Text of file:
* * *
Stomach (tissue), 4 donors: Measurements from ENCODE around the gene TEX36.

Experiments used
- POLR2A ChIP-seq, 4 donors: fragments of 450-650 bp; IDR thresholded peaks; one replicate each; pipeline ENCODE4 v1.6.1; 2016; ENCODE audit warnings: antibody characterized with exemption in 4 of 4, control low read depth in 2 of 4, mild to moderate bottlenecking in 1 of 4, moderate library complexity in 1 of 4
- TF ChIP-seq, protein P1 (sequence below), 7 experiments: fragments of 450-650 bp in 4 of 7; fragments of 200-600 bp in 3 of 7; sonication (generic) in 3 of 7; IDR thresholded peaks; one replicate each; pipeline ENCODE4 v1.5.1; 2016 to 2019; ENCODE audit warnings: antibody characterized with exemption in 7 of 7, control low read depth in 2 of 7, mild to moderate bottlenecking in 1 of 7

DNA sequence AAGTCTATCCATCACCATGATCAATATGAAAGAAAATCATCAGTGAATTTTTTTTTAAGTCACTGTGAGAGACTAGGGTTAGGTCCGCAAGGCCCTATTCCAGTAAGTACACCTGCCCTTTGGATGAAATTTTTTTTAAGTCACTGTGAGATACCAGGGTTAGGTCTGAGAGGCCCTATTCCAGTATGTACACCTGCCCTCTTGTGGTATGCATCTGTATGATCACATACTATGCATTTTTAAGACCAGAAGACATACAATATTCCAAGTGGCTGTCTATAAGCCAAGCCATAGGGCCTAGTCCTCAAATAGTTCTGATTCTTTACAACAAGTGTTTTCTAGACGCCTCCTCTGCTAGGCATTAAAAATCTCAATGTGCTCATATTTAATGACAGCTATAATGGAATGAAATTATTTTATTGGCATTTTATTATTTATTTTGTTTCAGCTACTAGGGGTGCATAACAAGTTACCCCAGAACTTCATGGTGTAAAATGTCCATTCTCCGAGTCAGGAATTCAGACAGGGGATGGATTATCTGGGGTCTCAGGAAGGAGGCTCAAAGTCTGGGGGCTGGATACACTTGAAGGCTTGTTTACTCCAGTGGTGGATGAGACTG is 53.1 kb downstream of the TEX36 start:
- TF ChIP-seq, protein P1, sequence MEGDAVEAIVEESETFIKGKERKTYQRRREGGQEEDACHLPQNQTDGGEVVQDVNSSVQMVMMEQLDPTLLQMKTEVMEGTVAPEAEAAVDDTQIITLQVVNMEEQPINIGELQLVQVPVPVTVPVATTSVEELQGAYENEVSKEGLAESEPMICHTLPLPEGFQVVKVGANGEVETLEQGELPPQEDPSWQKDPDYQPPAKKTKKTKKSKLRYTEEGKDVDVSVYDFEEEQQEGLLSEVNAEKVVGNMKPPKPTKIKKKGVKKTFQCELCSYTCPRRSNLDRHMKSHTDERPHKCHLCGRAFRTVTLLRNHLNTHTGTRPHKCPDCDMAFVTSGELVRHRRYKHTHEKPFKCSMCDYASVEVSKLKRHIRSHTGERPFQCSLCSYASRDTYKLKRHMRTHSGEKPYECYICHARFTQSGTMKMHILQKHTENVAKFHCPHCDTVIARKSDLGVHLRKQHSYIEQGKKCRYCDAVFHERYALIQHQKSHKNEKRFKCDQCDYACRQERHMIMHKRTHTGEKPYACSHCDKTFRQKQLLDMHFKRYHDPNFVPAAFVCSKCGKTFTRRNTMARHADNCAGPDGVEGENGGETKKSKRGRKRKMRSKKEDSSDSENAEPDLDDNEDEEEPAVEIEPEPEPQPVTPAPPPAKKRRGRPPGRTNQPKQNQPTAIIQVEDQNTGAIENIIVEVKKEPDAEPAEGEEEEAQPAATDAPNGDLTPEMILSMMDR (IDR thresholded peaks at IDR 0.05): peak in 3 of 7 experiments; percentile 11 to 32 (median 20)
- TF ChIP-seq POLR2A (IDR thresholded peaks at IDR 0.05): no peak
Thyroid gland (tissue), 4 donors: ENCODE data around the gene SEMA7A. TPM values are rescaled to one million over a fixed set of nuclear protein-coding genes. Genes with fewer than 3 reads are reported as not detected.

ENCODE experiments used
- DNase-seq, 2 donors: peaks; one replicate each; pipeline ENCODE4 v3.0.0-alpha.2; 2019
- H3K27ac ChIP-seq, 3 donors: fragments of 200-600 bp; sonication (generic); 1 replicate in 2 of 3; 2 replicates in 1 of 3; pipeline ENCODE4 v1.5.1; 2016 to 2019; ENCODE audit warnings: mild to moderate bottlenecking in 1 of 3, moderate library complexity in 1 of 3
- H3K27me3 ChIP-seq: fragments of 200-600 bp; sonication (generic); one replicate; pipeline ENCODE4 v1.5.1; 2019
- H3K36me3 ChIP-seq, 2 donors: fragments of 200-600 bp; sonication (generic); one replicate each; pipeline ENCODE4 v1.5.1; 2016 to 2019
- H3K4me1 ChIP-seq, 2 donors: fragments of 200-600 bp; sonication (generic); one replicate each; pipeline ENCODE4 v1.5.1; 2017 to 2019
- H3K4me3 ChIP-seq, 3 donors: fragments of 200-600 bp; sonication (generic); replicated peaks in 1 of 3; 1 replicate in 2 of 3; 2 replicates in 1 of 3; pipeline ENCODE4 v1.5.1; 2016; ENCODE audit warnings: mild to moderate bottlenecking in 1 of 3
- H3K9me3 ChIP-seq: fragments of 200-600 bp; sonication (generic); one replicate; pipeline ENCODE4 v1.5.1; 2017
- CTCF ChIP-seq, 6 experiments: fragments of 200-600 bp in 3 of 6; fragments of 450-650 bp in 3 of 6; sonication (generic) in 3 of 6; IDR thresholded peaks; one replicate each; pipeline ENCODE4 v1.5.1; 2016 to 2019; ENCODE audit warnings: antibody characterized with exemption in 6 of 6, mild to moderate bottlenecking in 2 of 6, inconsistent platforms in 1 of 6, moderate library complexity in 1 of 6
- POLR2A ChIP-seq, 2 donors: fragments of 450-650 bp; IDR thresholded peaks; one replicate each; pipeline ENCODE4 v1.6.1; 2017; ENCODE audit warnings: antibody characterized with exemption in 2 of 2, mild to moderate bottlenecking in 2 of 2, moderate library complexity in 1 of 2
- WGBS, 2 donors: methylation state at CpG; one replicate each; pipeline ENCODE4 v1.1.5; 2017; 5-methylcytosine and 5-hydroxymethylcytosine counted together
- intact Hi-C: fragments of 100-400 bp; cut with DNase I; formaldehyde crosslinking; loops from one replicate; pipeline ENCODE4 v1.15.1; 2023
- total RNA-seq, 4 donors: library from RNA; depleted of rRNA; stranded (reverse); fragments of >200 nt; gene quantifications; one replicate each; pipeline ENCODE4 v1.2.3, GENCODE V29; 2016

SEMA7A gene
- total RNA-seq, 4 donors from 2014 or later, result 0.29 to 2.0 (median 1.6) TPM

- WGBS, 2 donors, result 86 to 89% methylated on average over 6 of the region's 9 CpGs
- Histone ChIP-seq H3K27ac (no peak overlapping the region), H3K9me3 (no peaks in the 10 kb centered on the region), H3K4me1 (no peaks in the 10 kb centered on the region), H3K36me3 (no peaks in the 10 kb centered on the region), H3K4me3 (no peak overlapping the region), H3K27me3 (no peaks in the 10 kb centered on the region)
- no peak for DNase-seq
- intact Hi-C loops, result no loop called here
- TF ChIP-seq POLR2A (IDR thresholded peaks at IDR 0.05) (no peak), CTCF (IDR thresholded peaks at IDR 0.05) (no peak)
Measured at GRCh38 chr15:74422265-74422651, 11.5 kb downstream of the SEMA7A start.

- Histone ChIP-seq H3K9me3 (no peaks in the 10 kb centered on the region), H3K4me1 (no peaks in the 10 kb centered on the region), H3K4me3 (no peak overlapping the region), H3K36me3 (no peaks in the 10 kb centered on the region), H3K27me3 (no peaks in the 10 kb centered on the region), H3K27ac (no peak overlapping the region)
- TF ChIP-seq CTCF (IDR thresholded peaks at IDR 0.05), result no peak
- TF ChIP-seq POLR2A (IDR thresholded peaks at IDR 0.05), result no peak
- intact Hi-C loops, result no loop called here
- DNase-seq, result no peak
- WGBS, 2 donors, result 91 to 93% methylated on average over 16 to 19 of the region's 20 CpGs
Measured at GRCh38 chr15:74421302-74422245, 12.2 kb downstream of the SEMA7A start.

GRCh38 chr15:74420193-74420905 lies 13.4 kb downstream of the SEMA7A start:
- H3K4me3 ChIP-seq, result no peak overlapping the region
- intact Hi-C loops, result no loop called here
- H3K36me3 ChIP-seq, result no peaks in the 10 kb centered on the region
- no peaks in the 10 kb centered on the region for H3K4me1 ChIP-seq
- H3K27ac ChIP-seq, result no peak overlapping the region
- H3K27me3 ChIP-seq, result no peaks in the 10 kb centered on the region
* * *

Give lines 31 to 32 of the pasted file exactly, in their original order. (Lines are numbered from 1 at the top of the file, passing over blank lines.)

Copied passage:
- TF ChIP-seq CTCF (IDR thresholded peaks at IDR 0.05), result no peak
- TF ChIP-seq POLR2A (IDR thresholded peaks at IDR 0.05), result no peak